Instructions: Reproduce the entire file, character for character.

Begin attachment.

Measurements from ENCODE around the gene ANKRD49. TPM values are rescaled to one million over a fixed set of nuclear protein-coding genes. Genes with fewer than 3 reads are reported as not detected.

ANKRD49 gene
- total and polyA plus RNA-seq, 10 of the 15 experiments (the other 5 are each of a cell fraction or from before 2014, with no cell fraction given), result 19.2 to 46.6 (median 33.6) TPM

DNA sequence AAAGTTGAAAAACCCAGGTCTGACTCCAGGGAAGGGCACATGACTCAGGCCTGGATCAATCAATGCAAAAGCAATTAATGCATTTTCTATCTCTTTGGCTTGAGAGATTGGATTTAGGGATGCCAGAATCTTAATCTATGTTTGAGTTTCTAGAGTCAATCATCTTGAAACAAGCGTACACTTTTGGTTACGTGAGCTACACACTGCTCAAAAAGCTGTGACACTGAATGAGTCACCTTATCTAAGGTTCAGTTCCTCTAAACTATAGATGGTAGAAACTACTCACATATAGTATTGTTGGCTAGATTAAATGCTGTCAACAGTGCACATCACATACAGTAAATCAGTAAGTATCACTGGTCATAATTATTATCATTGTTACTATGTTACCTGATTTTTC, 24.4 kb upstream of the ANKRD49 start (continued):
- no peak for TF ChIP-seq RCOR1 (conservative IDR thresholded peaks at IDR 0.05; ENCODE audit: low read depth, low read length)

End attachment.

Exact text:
Measurements from ENCODE around the gene ANKRD49. TPM values are rescaled to one million over a fixed set of nuclear protein-coding genes. Genes with fewer than 3 reads are reported as not detected.

ANKRD49 gene
- total and polyA plus RNA-seq, 10 of the 15 experiments (the other 5 are each of a cell fraction or from before 2014, with no cell fraction given), result 19.2 to 46.6 (median 33.6) TPM

DNA sequence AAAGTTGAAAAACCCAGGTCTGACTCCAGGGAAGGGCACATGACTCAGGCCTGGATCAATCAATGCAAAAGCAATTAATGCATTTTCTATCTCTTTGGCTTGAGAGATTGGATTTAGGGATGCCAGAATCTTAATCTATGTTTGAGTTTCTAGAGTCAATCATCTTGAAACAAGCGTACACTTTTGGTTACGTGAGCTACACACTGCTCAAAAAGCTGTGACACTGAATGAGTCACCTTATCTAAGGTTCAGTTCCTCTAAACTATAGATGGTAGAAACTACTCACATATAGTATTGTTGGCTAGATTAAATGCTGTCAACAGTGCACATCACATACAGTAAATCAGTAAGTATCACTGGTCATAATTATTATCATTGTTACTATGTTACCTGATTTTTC, 24.4 kb upstream of the ANKRD49 start (continued):
- no peak for TF ChIP-seq RCOR1 (conservative IDR thresholded peaks at IDR 0.05; ENCODE audit: low read depth, low read length)